Recently I’ve been loading more music onto my MP3 player, and it’s been interesting to stand back and observe what I’ve been reaching for first from the shelf.  One surprise has been how music of William Walton I  have.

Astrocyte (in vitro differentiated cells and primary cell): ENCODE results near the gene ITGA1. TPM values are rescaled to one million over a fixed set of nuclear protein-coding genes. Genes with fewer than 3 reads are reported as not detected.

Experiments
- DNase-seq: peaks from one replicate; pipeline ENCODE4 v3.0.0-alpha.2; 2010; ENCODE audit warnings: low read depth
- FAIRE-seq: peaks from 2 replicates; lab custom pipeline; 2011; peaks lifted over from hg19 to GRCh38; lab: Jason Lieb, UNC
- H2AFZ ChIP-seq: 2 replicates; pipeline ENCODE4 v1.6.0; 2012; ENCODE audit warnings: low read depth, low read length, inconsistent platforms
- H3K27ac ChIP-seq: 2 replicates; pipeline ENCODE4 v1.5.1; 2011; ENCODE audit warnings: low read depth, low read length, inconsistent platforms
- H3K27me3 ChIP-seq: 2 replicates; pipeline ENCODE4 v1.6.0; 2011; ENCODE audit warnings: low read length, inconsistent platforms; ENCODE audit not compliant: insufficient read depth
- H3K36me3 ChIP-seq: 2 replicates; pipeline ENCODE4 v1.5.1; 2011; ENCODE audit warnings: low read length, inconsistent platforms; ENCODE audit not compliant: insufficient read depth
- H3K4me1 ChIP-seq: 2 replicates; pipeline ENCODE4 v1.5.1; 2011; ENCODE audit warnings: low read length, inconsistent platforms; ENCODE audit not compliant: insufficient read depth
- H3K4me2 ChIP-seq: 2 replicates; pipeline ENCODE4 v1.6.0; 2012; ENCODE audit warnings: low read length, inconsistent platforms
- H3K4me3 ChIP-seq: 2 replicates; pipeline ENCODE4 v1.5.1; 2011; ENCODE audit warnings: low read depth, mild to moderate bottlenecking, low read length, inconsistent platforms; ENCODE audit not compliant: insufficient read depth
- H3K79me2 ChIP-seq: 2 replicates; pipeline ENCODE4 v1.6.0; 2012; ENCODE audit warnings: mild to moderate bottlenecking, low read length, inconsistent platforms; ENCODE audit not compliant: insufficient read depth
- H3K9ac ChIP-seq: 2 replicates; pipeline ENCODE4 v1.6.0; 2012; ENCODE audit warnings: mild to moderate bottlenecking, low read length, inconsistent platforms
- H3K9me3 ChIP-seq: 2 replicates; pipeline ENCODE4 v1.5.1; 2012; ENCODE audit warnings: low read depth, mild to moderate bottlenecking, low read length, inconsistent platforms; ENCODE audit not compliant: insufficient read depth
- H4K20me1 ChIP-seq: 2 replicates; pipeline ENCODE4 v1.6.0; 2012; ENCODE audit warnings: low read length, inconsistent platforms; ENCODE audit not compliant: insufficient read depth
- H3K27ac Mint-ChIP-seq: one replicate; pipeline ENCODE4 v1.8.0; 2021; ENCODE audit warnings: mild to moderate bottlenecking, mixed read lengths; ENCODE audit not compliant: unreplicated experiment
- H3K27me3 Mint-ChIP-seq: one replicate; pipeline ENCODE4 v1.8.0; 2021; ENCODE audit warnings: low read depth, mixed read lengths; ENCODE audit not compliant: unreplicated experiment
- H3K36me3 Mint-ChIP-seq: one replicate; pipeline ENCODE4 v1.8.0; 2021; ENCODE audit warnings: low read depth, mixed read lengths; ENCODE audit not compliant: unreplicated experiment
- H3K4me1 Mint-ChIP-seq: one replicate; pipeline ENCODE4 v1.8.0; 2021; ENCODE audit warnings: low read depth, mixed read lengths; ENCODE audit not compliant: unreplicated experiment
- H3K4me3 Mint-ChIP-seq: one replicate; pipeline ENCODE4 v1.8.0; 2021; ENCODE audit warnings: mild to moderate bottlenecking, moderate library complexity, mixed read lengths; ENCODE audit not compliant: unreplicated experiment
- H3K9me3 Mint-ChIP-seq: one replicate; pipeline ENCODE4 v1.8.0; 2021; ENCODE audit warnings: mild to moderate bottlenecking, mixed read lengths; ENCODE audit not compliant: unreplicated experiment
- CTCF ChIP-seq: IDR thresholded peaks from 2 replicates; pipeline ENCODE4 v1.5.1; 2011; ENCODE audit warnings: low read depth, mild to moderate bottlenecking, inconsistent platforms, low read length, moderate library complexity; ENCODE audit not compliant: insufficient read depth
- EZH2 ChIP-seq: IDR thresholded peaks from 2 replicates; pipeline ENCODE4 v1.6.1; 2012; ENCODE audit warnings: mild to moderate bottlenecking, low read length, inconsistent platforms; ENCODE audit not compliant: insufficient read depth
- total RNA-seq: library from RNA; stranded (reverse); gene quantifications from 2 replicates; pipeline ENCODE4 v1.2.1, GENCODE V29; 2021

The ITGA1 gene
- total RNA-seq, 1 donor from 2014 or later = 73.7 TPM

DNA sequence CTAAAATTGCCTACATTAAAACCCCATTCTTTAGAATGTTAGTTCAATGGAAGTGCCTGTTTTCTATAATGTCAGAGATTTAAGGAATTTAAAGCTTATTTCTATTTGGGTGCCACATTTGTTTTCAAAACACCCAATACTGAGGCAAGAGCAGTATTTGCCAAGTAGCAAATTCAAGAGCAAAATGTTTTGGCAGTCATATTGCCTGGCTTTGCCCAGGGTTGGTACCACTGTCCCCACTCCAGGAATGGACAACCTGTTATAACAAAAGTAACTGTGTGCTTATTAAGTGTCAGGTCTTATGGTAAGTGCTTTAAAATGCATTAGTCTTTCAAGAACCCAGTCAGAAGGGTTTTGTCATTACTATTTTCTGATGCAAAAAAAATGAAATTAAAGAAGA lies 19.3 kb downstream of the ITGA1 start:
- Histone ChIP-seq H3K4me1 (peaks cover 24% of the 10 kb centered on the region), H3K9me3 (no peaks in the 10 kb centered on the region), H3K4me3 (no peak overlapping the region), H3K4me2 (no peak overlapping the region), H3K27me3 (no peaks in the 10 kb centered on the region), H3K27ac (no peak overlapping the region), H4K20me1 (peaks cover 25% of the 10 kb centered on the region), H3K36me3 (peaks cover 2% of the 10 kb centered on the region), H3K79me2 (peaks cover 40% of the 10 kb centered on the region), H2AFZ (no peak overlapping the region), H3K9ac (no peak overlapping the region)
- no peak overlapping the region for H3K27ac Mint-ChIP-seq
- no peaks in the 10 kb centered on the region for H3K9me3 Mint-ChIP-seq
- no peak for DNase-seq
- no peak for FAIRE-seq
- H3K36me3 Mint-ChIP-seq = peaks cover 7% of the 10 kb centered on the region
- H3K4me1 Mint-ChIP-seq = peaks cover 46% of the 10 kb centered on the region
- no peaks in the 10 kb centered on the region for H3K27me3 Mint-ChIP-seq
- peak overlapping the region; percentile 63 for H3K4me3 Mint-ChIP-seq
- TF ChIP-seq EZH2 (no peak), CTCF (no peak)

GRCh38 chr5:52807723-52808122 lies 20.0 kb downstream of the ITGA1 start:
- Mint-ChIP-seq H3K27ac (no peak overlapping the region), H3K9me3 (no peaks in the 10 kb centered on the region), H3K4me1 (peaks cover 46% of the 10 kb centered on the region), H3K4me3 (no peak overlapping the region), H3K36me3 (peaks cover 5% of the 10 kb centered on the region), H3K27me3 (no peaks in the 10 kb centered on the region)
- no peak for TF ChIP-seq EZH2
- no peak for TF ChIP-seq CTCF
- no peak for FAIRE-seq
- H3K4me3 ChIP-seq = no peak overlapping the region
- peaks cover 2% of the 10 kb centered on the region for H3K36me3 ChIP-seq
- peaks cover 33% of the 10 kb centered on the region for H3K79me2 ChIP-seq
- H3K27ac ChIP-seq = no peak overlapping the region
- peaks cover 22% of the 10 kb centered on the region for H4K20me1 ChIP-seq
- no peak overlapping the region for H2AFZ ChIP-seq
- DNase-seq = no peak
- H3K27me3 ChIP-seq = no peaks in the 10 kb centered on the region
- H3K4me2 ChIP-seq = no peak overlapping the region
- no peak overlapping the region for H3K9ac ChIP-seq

Unlike Gerald Finzi, much of whose music was love at first listening, Walton has crept up on me more quietly, over a number of years.  I love the sheer range of his composition, from the more challenging passages of the violin concerto to instant accessibility and catchiness of his film music, and the humour of smaller pieces like ‘The First Shoot’.  There’s something in Walton’s film music in particular which has really helped to shape our cultural memory – perhaps because so much subsequent film and TV score writing has been so influenced by him?  The music to Henry V is a particular personal favourite (not least because a few years ago I had the hugely exciting experience of singing in it with Sheffield Philharmonic Chorus and with Sam West as narrator), but I also have a soft spot for the ‘Wartime Sketchbook’, Christopher Palmer’s arrangement of extracts from Walton’s wartime film scores.  However, my favourite, and another piece I was lucky enough to sing with Sheffield Phil, is ‘Belshazzar’s Feast’ – its power and energy send shivers up my spine every time I hear it, and I must have listened to it scores of times.